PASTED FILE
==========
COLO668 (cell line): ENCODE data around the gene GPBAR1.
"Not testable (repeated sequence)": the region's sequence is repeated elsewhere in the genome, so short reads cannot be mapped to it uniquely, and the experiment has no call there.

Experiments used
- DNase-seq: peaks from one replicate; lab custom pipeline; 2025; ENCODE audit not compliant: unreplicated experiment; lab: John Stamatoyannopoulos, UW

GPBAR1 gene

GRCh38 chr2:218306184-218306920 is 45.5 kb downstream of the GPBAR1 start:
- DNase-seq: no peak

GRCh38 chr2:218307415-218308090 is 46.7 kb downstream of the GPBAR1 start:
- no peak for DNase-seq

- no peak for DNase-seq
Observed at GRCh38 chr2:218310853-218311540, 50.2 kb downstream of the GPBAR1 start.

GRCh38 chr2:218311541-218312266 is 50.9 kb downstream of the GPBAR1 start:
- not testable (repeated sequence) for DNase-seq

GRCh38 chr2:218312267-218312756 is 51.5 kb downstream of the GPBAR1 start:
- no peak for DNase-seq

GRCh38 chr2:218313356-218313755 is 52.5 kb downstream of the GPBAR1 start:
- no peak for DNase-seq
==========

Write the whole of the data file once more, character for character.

COLO668 (cell line): ENCODE data around the gene GPBAR1.
"Not testable (repeated sequence)": the region's sequence is repeated elsewhere in the genome, so short reads cannot be mapped to it uniquely, and the experiment has no call there.

Experiments used
- DNase-seq: peaks from one replicate; lab custom pipeline; 2025; ENCODE audit not compliant: unreplicated experiment; lab: John Stamatoyannopoulos, UW

GPBAR1 gene

GRCh38 chr2:218306184-218306920 is 45.5 kb downstream of the GPBAR1 start:
- DNase-seq: no peak

GRCh38 chr2:218307415-218308090 is 46.7 kb downstream of the GPBAR1 start:
- no peak for DNase-seq

- no peak for DNase-seq
Observed at GRCh38 chr2:218310853-218311540, 50.2 kb downstream of the GPBAR1 start.

GRCh38 chr2:218311541-218312266 is 50.9 kb downstream of the GPBAR1 start:
- not testable (repeated sequence) for DNase-seq

GRCh38 chr2:218312267-218312756 is 51.5 kb downstream of the GPBAR1 start:
- no peak for DNase-seq

GRCh38 chr2:218313356-218313755 is 52.5 kb downstream of the GPBAR1 start:
- no peak for DNase-seq